Harlequin Mills & Boon Medical Romance Novels

Bringing the fur-children home….

As the mother of a rescue fur-child, Mathilda, a Maltese Shih Tzu, I have a soft spot for all creatures small and needy.  So when our youngest adult daughter still living at home decided to adopt a black toy poodle, I could not say no. And so it was that Betty came to live with us. Mathilda has some residual issues from her previous home where she was abused and friends lovingly refer to her as Kujo, so on a good day she tolerates Betty and the non-furry family members.



In 2006 I was living in Los Angeles with my eldest daughter as she launched her musical career ( I wasn’t about to send her off overseas without family around).  After only a week there she decided to give a home to a Pomeranian. Her name was Pumba and she was a typical Pomeranian. Very intelligent, quite neurotic, hyperactive and we thought, perhaps lonely. So, in our infinite wisdom, we decided that a sister for Pumba might be the trick. Along came the most gentle fur bundle ever born, a Bichon-Frise and her name was to be Harriet. I returned to Adelaide in 2008 and Orianthi became the girls’ sole care-giver.

Now, with her time on the road touring greater than her time at home, Orianthi has decided the girls would be better living in Australia. So along with finishing my fourth book, that is due on my editor’s desk at the end of June, and promoting my second book, Back in Her Husband’s Arms, I am also wading through the miles of red tape involved in shipping two dogs to live in Adelaide. The tests, vaccinations, approvals, airline bookings and quarantine all needed to bring our fur-grandchildren to live with us, borders on overwhelming.

And as I ponder the chaos that will befall our household in about four months time with a house full of fur children, I wonder if the new arrivals will have an American accent to their woofs? If so, I am sure these Californian girls will be popular with the fur boys as we walk them along the foreshore on Sunday mornings!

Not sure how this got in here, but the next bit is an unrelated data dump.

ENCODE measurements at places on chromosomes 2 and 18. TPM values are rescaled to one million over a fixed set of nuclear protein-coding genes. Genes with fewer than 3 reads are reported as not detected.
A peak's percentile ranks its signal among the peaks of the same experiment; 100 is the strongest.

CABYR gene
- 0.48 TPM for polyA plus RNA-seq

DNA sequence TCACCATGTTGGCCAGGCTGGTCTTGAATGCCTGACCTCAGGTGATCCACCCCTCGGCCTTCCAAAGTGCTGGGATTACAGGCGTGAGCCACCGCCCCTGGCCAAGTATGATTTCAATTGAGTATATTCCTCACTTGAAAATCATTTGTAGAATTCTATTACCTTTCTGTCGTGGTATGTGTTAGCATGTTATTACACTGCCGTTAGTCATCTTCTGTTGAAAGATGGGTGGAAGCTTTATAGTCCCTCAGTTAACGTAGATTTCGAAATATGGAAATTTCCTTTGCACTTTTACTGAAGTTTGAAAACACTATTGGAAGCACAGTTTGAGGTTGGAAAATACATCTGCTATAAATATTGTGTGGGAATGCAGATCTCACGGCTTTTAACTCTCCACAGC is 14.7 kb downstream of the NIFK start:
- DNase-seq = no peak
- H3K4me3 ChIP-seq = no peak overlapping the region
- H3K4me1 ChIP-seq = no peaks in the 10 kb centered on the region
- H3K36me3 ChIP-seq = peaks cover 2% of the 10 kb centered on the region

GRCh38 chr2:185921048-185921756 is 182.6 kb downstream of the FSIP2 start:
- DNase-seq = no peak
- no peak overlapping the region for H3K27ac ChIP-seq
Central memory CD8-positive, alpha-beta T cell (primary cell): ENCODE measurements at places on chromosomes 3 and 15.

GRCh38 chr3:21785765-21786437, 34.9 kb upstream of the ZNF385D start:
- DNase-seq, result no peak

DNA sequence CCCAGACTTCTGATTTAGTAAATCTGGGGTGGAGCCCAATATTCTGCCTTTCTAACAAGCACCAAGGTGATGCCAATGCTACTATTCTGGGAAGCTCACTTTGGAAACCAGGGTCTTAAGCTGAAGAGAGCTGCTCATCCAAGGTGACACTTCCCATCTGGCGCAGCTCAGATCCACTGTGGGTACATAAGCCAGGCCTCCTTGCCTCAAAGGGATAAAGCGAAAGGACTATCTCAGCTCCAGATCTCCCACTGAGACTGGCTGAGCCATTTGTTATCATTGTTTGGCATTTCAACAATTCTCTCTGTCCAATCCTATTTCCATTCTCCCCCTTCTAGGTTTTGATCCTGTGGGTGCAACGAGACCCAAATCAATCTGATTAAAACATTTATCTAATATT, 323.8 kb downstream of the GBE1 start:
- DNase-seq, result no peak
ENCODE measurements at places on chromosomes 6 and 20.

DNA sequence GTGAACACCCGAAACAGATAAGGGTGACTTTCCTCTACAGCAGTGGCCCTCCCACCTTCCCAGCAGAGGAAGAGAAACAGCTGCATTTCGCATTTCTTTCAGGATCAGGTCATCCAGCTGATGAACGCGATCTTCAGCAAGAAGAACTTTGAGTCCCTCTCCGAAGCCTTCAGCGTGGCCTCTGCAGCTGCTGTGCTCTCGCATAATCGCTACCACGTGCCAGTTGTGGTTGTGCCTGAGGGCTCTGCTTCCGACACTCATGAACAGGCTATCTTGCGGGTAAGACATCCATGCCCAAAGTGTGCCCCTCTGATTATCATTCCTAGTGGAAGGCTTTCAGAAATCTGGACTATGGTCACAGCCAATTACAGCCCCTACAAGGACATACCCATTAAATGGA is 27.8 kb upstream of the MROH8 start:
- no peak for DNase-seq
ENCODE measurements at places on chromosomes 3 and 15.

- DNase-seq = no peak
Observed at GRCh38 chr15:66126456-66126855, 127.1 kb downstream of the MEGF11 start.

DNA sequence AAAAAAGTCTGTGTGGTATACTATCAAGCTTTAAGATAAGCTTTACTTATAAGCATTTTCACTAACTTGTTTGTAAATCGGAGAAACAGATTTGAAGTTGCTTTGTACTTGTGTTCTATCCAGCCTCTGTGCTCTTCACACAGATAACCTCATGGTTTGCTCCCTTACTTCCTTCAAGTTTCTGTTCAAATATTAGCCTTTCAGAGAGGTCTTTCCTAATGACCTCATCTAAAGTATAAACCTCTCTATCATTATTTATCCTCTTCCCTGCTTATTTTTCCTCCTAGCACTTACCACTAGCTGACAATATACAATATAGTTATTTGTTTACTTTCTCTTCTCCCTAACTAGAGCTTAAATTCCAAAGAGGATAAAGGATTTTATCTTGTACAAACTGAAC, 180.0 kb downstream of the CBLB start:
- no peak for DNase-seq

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Have you been involved in the transport of a four legged family member over the high seas … or perhaps interstate?

Warm regards

Susanne Hampton

Unlocking the Doctor’s Heart – Mills & Boon Medical Romance March 2014

Back in Her Husband’s Arms – Mills & Boon Medical Romance June 2014

Falling for Dr December – Mills & Boon Medical Romance December 2014



20 thoughts on “Bringing the fur-children home….”

  1. Susanne, I know all about the red tape involved in bringing fur-babies from one country to another. We just brought our pug and our daughter’s chinchilla back to the States after living in Brazil. It took a lot of determination and going back to the same offices over and over for some ever-new “missing” paperwork, but it was worth it in the end. They’re both here safe and sound, and we’ve taken on a grand-kitty as well(our oldest daughter’s cat). So we’re a full house at the moment.

    Your fur-children are very lucky to have you! They’re all beautiful!! 🙂 Sending good luck vibes in getting all that paperwork done!

    And yes on the accents! In Brazil, dogs go “ow ow” rather than “woof woof.” At least that’s the Brazilian interpretation of a dog’s bark. Really interesting!

    1. Thanks Tina, Great to know that you have actually done it. We didn’t know anyone up till now, so pretty much unchartered waters. I know it will be worth it when their furry faces are here with us. 🙂